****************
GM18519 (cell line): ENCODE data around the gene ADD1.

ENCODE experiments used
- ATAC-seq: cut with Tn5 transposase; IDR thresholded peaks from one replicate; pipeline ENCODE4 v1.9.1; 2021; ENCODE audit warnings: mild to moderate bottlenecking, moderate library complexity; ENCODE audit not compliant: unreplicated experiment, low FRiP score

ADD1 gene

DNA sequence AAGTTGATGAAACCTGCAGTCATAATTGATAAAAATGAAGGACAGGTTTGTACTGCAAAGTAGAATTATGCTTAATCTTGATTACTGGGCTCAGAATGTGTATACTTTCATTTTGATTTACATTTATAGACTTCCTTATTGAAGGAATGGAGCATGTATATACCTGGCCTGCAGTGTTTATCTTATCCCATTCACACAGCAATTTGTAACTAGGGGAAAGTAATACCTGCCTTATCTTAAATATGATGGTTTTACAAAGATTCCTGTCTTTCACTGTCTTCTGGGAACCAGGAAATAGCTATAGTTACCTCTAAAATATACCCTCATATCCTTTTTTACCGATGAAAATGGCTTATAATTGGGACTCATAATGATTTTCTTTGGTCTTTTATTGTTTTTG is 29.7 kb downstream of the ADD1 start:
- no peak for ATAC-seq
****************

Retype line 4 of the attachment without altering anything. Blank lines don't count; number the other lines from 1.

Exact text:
ADD1 gene